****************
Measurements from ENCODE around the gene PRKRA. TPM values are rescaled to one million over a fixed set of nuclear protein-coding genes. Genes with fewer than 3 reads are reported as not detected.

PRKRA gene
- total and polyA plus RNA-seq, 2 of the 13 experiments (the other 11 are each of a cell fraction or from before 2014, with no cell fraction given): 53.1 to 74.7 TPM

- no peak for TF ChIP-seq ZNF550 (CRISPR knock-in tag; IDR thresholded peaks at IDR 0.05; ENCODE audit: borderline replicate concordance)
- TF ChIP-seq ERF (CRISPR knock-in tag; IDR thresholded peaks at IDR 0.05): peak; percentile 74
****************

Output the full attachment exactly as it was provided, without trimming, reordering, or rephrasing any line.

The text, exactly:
Measurements from ENCODE around the gene PRKRA. TPM values are rescaled to one million over a fixed set of nuclear protein-coding genes. Genes with fewer than 3 reads are reported as not detected.

PRKRA gene
- total and polyA plus RNA-seq, 2 of the 13 experiments (the other 11 are each of a cell fraction or from before 2014, with no cell fraction given): 53.1 to 74.7 TPM

- no peak for TF ChIP-seq ZNF550 (CRISPR knock-in tag; IDR thresholded peaks at IDR 0.05; ENCODE audit: borderline replicate concordance)
- TF ChIP-seq ERF (CRISPR knock-in tag; IDR thresholded peaks at IDR 0.05): peak; percentile 74